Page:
Once the turkey bits have deepened in color remove from the pan and set aside.

Add the onions and garlic stirring, scraping the bottom of the pan constantly, until they have darkened and become aromatic.

Add all the flour at once and stir continuously, until well combine and there is no more flour visible. Cook until it’s a thick paste. Continuing stirring, scraping the bottom to prevent burning.

Add the stock. Stir until everything is well blended and smooth. Continue to scrape the bottom of the ban to get up any bits of flavor. Stir until you each your desired thickness. This should be just under the thickness you’re wanting in the end. It will thicken quite a bit as it cools but you want to serve this hot so the consistency when it’s hot is what you want to be looking for.

Reduce the temperature to a low simmer and season with the salt, pepper, vinegar and lemon juice. (The Vinegar and lemon may seem odd but the brightness and sharpness some how just gives the perfect balance to all the richness of the gravy.)

Using an immersion blender blend until smooth.

(If you like a chunky gravy chop up any meat bits from the bones and organs that you set aside  and add back into the pureed gravy. If after blending the gravy isn’t smooth pass through a sieve or chinos.)

Serve hot. This can be made ahead of time and reheats very well. My preferred method to reheat is to set my Joule to 150º f and put the gravy in squeeze bottles. Then place the bottles in the warm water bath. This will prevent it from burning, it doesn’t have to be attended to, and will be nice and hot when you’re ready to serve it.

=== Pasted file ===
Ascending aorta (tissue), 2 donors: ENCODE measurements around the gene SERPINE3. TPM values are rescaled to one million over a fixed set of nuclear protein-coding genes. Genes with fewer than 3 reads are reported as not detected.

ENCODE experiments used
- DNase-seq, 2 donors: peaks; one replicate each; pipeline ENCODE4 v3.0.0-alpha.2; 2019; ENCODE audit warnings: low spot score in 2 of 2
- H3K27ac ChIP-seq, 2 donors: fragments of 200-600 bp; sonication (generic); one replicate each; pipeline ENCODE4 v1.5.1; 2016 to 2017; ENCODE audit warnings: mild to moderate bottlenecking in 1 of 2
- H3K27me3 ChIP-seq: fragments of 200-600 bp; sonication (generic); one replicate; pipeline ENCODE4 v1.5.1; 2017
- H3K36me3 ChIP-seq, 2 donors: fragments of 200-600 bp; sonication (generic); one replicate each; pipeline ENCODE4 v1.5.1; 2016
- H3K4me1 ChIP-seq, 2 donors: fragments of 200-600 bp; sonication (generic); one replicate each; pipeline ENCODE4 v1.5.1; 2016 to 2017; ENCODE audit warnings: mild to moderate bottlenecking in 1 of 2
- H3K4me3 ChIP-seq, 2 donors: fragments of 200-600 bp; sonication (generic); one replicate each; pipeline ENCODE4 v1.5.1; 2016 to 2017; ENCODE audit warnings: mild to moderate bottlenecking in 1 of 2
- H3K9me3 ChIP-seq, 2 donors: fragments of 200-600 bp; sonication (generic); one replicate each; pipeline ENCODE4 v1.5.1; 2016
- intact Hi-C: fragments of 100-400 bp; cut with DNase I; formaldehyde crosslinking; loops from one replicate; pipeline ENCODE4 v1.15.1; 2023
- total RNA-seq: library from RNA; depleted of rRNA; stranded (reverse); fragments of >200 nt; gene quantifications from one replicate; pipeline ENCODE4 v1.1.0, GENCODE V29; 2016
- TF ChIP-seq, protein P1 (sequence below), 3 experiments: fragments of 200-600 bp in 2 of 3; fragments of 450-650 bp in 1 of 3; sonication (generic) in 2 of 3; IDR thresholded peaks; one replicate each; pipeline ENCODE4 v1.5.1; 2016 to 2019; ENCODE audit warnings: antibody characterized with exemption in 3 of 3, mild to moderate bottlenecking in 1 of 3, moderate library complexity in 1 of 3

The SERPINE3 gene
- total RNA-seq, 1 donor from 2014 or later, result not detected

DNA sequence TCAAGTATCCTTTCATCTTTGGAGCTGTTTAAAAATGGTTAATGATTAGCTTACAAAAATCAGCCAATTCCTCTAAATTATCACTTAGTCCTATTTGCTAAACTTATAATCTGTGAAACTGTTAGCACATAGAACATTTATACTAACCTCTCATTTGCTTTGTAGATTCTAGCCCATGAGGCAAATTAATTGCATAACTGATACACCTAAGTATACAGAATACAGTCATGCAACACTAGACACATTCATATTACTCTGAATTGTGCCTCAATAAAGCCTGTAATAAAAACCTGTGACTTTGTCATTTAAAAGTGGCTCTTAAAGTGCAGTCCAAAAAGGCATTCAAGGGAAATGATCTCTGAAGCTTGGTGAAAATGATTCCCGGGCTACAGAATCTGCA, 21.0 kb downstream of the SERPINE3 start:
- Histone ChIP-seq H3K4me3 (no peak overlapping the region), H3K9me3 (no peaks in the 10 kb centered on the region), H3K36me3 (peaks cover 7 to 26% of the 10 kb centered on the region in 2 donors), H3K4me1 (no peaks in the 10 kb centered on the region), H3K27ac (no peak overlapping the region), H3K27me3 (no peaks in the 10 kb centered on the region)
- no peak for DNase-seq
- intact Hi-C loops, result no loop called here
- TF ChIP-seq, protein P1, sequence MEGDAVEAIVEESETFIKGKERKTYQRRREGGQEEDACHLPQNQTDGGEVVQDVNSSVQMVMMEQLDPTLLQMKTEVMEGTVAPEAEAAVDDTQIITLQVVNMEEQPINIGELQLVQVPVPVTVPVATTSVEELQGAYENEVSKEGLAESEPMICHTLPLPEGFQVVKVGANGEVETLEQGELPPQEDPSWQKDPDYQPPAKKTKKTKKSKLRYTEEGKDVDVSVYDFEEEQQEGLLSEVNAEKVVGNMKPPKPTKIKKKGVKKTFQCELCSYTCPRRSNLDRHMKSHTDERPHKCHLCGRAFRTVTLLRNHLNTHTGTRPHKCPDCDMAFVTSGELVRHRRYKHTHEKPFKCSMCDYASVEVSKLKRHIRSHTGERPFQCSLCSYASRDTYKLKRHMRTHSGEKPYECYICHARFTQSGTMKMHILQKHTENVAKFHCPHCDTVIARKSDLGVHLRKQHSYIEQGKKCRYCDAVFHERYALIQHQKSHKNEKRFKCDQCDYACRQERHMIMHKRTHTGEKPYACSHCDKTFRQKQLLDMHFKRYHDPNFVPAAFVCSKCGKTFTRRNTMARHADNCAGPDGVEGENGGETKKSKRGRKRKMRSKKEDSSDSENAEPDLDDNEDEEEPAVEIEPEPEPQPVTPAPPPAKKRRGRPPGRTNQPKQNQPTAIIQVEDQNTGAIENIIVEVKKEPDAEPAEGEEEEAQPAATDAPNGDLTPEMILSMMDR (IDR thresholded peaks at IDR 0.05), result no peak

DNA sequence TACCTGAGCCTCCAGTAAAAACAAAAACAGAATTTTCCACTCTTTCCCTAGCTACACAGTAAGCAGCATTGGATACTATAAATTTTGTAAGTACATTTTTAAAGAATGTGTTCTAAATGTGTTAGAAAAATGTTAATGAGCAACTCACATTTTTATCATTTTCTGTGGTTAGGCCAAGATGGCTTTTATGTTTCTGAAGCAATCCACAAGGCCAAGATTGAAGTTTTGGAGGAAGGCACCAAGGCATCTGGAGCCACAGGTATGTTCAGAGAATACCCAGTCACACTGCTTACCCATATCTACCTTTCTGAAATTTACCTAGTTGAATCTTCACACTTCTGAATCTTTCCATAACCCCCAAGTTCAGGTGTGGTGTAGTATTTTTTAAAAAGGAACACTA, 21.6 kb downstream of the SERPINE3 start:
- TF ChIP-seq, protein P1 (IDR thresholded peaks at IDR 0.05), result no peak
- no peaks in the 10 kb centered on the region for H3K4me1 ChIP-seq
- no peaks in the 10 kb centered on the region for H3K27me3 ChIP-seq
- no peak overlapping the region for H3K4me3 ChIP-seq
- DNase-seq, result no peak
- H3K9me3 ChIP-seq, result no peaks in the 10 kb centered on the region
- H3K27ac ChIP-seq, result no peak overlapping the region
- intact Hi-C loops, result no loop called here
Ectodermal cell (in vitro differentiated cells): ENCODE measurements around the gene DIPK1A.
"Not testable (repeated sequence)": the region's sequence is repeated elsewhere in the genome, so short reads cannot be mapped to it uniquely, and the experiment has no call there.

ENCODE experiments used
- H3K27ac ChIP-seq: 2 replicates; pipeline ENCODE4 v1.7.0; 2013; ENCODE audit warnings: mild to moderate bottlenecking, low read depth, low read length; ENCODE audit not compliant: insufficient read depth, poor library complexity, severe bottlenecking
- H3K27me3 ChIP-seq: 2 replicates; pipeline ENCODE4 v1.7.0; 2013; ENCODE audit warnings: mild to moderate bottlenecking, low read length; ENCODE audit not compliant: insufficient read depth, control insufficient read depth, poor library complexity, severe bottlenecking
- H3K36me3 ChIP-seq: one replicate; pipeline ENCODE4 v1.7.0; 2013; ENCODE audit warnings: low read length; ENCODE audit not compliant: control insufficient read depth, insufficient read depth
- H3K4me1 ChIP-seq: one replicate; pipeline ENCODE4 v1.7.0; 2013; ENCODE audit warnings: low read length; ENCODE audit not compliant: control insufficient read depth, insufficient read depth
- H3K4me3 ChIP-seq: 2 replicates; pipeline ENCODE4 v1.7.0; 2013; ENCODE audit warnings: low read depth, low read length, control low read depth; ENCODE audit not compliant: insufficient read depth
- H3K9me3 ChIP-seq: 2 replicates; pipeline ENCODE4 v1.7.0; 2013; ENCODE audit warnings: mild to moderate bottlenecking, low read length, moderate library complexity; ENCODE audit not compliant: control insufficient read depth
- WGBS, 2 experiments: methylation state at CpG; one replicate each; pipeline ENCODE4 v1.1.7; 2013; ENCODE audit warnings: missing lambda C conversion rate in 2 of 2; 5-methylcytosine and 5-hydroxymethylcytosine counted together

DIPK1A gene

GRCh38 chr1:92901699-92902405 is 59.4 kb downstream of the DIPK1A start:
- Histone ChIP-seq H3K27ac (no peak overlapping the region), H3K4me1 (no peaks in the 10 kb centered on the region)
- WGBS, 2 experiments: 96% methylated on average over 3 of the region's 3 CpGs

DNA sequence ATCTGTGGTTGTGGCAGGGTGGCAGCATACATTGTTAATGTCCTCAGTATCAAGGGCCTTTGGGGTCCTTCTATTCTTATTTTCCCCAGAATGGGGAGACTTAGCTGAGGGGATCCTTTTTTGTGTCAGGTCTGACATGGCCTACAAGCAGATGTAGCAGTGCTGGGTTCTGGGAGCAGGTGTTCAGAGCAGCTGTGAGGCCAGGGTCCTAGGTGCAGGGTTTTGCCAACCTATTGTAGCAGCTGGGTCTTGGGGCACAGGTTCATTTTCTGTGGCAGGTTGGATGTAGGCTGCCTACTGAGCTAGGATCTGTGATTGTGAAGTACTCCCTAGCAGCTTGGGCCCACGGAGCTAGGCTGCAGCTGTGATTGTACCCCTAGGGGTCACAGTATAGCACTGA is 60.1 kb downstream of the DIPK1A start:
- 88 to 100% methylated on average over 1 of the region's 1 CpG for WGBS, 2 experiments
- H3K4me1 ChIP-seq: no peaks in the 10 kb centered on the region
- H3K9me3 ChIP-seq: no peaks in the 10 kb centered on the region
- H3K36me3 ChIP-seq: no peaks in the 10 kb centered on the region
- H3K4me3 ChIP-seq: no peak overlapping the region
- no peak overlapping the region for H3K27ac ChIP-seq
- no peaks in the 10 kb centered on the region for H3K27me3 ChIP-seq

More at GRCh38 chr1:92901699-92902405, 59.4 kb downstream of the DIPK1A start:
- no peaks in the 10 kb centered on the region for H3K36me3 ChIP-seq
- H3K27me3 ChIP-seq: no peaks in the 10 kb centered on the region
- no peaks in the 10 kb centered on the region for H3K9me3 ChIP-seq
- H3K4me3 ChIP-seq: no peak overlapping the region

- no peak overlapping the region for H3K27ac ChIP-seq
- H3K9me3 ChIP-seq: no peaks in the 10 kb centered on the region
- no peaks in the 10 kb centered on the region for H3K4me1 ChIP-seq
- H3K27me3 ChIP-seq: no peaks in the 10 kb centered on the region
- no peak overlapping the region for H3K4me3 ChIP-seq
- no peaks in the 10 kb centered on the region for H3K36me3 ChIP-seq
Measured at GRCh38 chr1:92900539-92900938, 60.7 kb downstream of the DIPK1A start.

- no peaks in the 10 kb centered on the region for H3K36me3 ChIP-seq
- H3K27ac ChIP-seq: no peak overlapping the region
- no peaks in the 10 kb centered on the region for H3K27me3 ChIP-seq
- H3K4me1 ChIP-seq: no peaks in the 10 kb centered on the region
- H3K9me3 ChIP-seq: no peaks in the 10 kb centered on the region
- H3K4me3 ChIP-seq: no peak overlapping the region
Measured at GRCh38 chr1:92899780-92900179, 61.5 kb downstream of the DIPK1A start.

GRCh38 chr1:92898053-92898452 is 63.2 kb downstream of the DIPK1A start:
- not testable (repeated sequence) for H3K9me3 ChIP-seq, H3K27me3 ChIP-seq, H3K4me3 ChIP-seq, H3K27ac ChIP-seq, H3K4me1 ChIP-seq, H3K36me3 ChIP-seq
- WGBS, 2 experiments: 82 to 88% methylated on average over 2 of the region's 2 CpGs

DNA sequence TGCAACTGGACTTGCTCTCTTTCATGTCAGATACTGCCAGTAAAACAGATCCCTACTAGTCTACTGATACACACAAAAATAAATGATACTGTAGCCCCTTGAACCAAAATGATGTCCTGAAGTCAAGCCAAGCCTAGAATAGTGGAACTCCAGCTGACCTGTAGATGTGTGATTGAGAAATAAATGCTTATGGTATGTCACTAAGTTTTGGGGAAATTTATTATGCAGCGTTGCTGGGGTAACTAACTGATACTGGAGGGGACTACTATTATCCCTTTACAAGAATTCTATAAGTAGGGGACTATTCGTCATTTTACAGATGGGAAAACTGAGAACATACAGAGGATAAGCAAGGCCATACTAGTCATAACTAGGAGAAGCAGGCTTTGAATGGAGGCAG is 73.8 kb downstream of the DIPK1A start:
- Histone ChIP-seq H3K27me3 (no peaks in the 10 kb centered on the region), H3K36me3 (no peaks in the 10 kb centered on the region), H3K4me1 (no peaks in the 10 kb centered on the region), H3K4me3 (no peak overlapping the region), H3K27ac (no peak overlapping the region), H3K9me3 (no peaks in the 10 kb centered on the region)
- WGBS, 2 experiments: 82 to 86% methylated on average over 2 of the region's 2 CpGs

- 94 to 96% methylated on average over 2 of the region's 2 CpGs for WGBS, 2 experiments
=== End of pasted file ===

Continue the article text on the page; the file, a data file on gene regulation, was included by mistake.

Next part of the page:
Pomme Purée

  • 2 pounds Yukon Gold Potatoes, peeled and cut into ½ inch cubes
  • 454 grams Unsalted Butter
  • 250 grams Whole Milk
  • 8 grams Salt

Pre heat your immersion circulator (Joule) to 162º f.

In a gallon ziplock bag add all of the ingredients. Place into the water bath and cook for 30 minutes. (If the bag won’t stay submerged at first give it a minute for the butter to begin to melt and then try letting more air out and resealing the bag.)


Raise the temperature to 194º f.

Once the water has come to temperature cook for 45-60 minutes, or until you can easily squish the potato cubes with your fingers while in the bag. Once soft, set a fine mesh sieve over your bowl and pour out the bag. With a rubber scrapper pass the potatoes through the sieve. If you’re finding it a little difficult you can try ricing the potatoes and then scraping them through the sieve. Once through the sieve stir well to combine.

Serve hot topped with giblet gravy. These can also be made in advance and reheat nicely in the microwave at 60% power. They will look slightly split just give them a good stir.

Pomme Purees with Giblet Gravy Featured Image

We didn’t do the second cook time as long as I note in this recipe and had potatoes that were still to hard. If this happens all you need to do is, after pouring them out of the bag and the liquids have drained into the bowl, put the potatoes in a pot of cold water, bring to a boil and cook for 15-20 minutes or until fork tender. Not ideal but it worked!